Drawing a blank when making a public presentation can be a destabilising feeling for anyone, and if it’s not dealt with effectively, it could derail your momentum.
Of course, lack of preparedness will affect your ability to deliver a strong message, however, even the most prepared of presenters can suffer a slip of memory.
“If you’ve been in this situation, you know how awful that feeling can be — and how hard it is to shake off and regain your footing,” Anett Grant, chief executive of Executive Speaking, writes at FastCompany.
“So, what can you do to prevent these mental wipe-outs from happening in the first place?”
Grant says there are a number of techniques that can help you keep on track.
Simplicity can be effective, but don’t take it too far
When speaking in public, should you be simplifying or elaborating?
Keeping things simple can help to deliver a message with focus, however, it is important not to take it too far.
As Grant notes, “if you try searching for just one word or phrase that describes a few different ideas, you may not actually hit on the right one”, and as a result thoughts can become convoluted.
“When you’re preparing for a presentation, pin down each of your main ideas first, then search for straightforward language to convey them,” he writes.
“If you try to oversimplify things, you may find yourself struggling to find it while all eyes are on you.”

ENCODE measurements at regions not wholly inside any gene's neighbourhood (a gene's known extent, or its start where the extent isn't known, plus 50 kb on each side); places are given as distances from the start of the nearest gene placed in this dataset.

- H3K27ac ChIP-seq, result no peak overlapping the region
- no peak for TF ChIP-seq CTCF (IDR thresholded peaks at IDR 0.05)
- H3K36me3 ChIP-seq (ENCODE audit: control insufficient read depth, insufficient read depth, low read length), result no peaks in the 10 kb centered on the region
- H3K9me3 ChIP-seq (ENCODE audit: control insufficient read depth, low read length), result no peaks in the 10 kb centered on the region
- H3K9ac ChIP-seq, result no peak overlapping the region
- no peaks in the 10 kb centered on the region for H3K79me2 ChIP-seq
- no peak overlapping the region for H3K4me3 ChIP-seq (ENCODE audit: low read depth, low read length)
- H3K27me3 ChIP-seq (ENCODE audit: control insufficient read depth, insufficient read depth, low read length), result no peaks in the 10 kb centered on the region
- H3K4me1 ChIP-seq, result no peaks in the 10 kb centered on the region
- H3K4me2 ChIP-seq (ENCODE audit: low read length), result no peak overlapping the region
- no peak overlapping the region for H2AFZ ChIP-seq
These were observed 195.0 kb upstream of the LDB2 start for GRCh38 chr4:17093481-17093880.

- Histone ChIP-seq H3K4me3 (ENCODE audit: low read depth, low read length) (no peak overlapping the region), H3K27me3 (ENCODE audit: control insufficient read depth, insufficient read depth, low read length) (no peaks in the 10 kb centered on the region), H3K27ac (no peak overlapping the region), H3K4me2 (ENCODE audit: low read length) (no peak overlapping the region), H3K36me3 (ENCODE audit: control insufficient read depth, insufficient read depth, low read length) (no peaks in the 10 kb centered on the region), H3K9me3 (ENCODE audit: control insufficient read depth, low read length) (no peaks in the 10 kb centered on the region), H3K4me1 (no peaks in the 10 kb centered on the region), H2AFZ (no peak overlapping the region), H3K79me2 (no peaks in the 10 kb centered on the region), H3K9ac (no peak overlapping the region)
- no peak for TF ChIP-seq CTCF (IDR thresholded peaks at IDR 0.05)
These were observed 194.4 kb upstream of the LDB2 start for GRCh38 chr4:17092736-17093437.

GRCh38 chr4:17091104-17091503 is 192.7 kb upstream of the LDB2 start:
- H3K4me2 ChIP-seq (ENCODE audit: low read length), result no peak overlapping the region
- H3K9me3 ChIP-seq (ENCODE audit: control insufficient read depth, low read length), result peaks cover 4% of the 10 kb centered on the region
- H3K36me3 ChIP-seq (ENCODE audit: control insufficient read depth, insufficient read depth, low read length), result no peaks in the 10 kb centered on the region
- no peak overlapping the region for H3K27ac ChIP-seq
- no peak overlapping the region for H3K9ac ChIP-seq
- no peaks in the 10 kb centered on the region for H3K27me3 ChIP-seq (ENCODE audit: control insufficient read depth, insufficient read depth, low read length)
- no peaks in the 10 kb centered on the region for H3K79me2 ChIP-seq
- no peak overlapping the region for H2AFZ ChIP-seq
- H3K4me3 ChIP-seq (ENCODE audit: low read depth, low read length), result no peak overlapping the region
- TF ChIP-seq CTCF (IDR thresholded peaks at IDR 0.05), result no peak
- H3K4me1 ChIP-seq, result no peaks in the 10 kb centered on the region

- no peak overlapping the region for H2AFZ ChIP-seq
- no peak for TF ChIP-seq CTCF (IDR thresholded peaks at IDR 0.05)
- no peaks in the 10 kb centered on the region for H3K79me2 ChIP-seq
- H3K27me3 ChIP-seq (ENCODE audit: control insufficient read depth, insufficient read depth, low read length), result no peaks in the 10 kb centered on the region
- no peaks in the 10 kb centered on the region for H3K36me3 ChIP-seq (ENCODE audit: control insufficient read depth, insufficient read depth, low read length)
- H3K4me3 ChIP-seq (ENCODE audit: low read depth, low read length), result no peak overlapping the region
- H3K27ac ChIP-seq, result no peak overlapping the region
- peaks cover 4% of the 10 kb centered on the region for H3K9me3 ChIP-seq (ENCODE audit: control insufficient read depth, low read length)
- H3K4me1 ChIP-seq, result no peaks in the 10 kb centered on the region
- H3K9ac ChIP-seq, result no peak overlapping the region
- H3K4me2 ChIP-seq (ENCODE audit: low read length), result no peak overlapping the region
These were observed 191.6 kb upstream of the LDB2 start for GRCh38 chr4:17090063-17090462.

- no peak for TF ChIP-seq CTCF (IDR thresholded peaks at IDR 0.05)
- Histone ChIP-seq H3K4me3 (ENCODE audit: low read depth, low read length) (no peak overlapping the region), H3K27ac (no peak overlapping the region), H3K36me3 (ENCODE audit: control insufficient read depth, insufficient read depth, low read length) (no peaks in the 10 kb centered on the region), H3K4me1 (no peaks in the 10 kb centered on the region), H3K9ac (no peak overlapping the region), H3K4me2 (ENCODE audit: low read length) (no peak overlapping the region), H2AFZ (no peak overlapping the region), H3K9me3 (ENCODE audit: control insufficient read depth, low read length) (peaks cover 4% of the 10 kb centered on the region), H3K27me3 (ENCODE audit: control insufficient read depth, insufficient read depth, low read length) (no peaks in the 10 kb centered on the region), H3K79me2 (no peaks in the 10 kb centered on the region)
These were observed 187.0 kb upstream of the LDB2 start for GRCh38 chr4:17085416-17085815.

Avoid stating how many points you intend to make
Stating how many points you intend on making in your presentation can create additional pressure. You may lose track of which point you are on, having already committed yourself to a specific number.
“You should probably avoid telling your audience how many points you’re going to be making,” Grant writes.
“Once your listeners have a number in their heads, they’ll start counting. If you forget which point you’re on, you’ll encounter that dreaded awkward silence as you try to remember where you left off.”
Avoid ending with pronouns
Vague references are best avoided, and speakers can be well served by repetition, suggests Grant.
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“Pronouns like ‘that’ are too vague for public speaking,” he says.
“Once you start explaining yourself, you could end up forgetting what ‘that’ was referencing to begin with.”
Grant believes speakers should not be afraid of sounding repetitive.
“Repetition is actually a handy device for reminding both you and your audience what you’re talking about,” he writes.
Keeping your rhythm
Following a stumble speakers will need to get back on track, and Grant advises that the first step “is simply to breathe”.
“When you breathe, you can get your body back in sync, and your thoughts will flow,” he writes.
The connection goes from “mind to body and body to mind”.
“So, if you can stay in sync with the rhythm of your talk, you’re less likely to lose your place to begin with.”